A controversial former Arab MK is set to speak at the School of Oriental and African Studies (SOAS) this week.
Haneen Zoabi was criticised in 2014 for refusing to describe as “terrorists” the Palestinian abductors of Israeli teenagers, snatched from a bus stop in Gush Etzion and later found dead.
“I don’t agree with the abduction, but I don’t think the abductors are terrorists because I’m looking at the macro, at the context of the occupation,” she told the Israeli broadcaster Channel 2 at the time.
She made headlines in May 2010 when she joined a convoy of ships attempting to breach the blockade of Gaza, on which nine protesters died.
The annual SOAS conference on 6 March entitled “The Injustice of the Century: the Legitimisation of Israeli Apartheid” was organised by the university’s Centre for Palestine Studies.
The event description says the “former Knesset Member … and renowned Palestinian leader Haneen Zoabi will argue that in light of recent developments such as President Donald Trump’s so-called ‘Deal of the Century’, Palestinians and progressives need to develop a moral and political understanding of the question of Palestine as a colonial issue and not as a struggle for a state. ”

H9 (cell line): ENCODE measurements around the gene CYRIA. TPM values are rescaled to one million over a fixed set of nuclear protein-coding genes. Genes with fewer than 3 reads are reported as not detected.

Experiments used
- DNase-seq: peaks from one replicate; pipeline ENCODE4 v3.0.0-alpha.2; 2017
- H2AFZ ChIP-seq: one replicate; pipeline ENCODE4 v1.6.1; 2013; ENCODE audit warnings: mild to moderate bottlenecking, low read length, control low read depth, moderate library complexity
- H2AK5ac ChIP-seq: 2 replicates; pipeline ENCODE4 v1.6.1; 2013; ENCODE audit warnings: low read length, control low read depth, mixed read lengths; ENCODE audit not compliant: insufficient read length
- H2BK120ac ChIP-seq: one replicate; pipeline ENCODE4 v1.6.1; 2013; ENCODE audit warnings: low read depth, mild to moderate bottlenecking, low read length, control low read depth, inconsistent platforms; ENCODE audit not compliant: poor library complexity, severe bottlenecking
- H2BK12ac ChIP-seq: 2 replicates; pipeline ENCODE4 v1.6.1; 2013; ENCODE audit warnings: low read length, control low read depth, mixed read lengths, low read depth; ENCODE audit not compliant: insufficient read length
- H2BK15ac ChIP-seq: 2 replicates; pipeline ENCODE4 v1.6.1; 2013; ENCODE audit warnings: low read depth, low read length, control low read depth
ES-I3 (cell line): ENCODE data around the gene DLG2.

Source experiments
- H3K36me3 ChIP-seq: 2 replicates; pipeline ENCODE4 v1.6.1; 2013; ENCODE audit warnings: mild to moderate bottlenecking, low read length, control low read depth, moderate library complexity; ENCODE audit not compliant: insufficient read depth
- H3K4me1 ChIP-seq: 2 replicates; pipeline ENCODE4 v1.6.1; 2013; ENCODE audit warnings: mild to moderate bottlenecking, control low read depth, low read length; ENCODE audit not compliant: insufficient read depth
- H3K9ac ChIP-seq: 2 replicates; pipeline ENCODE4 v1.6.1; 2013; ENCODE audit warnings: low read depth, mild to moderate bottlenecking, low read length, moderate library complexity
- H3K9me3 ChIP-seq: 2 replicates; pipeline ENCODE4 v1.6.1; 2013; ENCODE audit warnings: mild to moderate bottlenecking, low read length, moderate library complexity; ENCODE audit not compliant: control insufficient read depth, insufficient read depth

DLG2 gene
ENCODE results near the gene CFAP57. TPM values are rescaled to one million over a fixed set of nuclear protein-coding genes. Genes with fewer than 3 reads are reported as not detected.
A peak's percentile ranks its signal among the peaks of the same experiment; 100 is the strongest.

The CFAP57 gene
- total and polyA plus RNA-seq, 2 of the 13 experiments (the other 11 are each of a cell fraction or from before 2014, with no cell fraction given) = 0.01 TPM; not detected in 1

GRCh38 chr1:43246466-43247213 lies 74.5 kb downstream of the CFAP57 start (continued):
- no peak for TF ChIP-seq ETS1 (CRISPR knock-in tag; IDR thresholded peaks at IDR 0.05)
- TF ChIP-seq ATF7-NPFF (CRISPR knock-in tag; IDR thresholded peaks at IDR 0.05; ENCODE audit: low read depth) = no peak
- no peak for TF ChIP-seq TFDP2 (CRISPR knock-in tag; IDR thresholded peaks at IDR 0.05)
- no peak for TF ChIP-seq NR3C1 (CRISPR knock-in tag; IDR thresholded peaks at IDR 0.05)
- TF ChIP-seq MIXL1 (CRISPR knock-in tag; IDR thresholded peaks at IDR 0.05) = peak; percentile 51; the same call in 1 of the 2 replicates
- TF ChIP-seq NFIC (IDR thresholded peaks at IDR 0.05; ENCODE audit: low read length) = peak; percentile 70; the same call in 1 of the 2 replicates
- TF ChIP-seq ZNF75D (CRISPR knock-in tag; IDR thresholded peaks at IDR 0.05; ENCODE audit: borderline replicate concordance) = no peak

Zoabi, who did not stand for re-election last year after a decade in the Knesset, was the first Israeli-Palestinian woman to be elected on an Arab party’s list.
She has previously said she experienced “character assassination, ongoing incitement, unceasing attempts to make me disappear, to silence me, to distort my opinions and even my image, to disqualify me to distance me from the political arena.”
The Office for Students monitors SOAS and other campuses for the purposes of the Prevent anti-extremism program. When approached for comment, a spokesman for the regulator explained: “SOAS is expected to have policies and procedures in place that meet the expectations of the Prevent statutory guidance … Our role is to examine the decision making process for any particular event where there has been a concern that the Prevent duty has not been fulfilled. We will monitor this event accordingly.”
A spokesman for SOAS said the university takes its duties under Prevent “extremely seriously” and that views expressed at events do not represent a university endorsement.
“There is no place for hate speech on the SOAS campus and freedom of speech does not permit the expression of racist or antisemitic views,” he said.
“We support the right of SOAS academics to invite speakers and host debates on contentious and difficult issues. We pride ourselves on our diversity and we know that this will sometimes create tensions and disagreements,” he added.
The Centre for Palestine Studies was approached for comment on Wednesday.